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Recipe and photos courtesy of Chef Carolyn from Carolyn’s Farm Kitchen.

Recipe and photos courtesy of Chef Carolyn from Carolyn’s Farm Kitchen.

Maple syrup is not just for putting on your pancakes! With Maple Month officially here, enjoy this delicious recipe featuring one of nature’s finest sweeteners.  This recipe is courtesy of Chef Carolyn from Carolyn’s Farm Kitchen, one of the chef instructors who has joined Appleton Cooks!, a farm-to-table cooking program sponsored by Appleton Farm in Ipswich.  This recipe was featured at the “Tap to Table’ workshop on March 8.

Yield: 4-6 servings

Batter Ingredients:

1 cup whole milk

1 large egg

2 tablespoons melted unsalted butter

1 cup all-purpose flour

2 teaspoon baking powder

2 tablespoons of sugar

½ teaspoon of kosher salt

Pear Mixture:

1 tablespoon unsalted butter

2 ripe pears, peeled and sliced

½ cup (total) Massachusetts maple syrup

2 teaspoons of lemon juice

Directions:

Preheat oven to 375º

In a small bowl whisk together the milk, egg, and melted butter.

In a larger bowl blend together the flour, baking powder, sugar, and salt.  Stir in the milk mixture and let the batter stand for at least 10 minutes.

Over high heat melt one (1) tablespoon of butter in a 10” ovenproof skillet, add the sliced pears and 2 tablespoons of maple, and sauté until the pears and syrup are caramelized, approximately

5-6 minutes (add another one (1) tablespoon of maple syrup if needed).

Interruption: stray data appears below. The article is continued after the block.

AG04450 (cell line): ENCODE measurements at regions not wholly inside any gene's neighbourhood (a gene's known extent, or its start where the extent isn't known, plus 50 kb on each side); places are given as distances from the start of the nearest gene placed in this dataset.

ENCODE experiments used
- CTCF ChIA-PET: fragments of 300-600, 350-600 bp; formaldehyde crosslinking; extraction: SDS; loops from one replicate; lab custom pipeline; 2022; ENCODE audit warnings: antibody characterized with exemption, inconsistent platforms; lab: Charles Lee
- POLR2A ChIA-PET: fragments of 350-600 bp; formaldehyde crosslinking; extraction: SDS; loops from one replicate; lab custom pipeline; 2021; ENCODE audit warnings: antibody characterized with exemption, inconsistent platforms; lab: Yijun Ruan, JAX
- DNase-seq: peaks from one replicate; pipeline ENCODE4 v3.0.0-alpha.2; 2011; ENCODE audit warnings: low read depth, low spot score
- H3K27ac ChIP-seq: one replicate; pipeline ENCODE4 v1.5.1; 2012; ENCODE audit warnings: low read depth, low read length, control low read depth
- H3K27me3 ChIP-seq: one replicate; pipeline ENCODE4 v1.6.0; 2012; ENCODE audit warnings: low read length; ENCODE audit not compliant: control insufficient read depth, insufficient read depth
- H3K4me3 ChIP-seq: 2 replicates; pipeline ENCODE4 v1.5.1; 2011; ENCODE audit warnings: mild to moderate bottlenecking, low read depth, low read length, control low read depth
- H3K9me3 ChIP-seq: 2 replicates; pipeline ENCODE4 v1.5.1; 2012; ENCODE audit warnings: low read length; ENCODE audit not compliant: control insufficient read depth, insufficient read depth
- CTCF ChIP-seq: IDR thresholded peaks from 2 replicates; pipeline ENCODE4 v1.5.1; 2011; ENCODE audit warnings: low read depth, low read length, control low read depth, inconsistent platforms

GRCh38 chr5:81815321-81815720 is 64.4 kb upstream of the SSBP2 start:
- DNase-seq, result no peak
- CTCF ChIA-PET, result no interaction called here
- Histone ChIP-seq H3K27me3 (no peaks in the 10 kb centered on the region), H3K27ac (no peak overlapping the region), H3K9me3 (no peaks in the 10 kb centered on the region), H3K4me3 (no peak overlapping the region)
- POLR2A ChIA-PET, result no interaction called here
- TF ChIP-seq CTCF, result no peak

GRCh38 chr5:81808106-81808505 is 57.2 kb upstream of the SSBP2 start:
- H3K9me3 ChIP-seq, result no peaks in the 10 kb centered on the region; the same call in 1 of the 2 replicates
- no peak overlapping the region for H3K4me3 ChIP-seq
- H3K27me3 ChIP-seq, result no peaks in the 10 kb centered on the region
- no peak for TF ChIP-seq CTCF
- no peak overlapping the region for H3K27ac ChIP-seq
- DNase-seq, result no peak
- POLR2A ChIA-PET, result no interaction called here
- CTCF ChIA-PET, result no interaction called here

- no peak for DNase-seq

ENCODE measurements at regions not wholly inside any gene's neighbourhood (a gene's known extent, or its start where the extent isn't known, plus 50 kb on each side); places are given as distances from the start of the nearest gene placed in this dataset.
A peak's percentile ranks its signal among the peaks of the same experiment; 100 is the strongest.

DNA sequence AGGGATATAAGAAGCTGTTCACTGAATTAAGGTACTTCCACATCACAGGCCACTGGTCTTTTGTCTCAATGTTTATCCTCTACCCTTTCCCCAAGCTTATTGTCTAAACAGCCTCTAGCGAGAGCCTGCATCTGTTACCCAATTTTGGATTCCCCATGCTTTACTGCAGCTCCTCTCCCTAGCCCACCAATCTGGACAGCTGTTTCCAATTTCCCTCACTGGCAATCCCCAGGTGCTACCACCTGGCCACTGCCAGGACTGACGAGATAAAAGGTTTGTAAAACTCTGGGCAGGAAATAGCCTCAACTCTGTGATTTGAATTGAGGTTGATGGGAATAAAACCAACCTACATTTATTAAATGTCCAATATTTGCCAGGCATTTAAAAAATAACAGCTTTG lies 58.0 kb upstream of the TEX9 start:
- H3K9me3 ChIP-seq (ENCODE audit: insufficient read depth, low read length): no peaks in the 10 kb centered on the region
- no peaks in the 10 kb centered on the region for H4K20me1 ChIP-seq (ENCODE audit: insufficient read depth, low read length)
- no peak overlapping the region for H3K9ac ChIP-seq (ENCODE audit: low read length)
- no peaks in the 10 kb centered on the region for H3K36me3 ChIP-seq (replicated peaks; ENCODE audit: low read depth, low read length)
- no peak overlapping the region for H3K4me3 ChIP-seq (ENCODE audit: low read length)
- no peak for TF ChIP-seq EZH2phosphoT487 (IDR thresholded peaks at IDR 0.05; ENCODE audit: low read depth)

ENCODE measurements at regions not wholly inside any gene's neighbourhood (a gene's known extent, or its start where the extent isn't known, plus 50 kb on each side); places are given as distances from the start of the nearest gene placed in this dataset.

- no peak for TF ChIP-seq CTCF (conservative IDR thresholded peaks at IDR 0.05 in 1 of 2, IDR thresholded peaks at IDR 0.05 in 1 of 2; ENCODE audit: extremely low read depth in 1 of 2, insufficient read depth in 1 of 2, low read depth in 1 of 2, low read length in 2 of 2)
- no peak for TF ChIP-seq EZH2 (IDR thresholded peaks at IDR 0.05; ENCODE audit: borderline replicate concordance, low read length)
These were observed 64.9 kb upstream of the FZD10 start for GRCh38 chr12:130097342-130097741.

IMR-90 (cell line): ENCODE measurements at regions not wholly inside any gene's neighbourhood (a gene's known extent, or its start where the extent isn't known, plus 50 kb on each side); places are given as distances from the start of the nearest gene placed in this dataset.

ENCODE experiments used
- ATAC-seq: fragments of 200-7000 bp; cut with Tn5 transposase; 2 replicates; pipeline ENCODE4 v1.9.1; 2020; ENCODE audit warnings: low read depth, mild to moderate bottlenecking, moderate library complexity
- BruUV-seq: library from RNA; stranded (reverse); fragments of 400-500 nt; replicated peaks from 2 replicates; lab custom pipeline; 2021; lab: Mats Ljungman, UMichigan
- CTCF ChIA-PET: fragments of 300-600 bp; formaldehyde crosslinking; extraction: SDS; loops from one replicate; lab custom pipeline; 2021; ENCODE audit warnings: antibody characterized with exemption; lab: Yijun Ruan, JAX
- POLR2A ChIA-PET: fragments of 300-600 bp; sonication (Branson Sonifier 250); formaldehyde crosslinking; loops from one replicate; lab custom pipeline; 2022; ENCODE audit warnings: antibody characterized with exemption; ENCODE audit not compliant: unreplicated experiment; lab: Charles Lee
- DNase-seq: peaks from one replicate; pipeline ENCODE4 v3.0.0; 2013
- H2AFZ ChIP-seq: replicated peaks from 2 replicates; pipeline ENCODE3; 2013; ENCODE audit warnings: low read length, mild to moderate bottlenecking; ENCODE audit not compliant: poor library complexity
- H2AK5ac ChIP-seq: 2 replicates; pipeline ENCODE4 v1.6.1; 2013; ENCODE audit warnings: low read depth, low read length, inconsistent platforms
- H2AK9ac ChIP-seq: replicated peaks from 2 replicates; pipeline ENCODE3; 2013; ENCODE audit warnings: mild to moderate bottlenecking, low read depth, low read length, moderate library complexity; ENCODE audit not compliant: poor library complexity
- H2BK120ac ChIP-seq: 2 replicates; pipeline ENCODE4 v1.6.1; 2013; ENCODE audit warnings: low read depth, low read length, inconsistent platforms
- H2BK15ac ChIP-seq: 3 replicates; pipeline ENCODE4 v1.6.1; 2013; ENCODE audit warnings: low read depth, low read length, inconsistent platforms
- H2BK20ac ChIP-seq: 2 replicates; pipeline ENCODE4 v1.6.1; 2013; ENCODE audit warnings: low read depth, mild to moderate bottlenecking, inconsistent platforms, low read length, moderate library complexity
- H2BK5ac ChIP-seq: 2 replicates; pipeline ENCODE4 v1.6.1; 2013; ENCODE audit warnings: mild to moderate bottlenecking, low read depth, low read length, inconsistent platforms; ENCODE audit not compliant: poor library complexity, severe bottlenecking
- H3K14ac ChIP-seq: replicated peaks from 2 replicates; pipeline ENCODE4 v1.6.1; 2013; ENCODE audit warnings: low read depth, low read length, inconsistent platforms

Remove the pan from the heat and add the lemon juice and the remaining maple syrup.  Pour the batter evenly over the pears and bake for 12 minutes. Check for doneness by inserting a toothpick in the center of the pancake, if it comes out clean, it is done.

Remove pancake from the oven and let it sit for 1 minute.  Carefully place an oversize plate (much larger than the pan you’re using) over the pan, and while holding onto both sides of the pan/plate with oven mitts, quickly invert the pancake onto the platter.  Allow all of the maple syrup to drizzle over the top.

Variations:

Any type of seasonal fruit would work well, such as summer berries, peaches, plums, apples, or even sliced bananas.  Nuts would be a great addition too, as well as adding flavored extracts to the batter.

Written By:


DAR Program Coordinator

With a background in the culinary arts, nutrition education and program development, Julia joined The Department of Agricultural Resources Division of Agricultural Markets in 2008 to help spread the word about Massachusetts’ incredible agricultural and culinary opportunities. She also coordinates several grant and marketing programs available to a diversified group of growers and agricultural associations across the Commonwealth. A Boston University graduate, she can be found in her spare time sourcing out the best local products for her next culinary creation or volunteering in the community.

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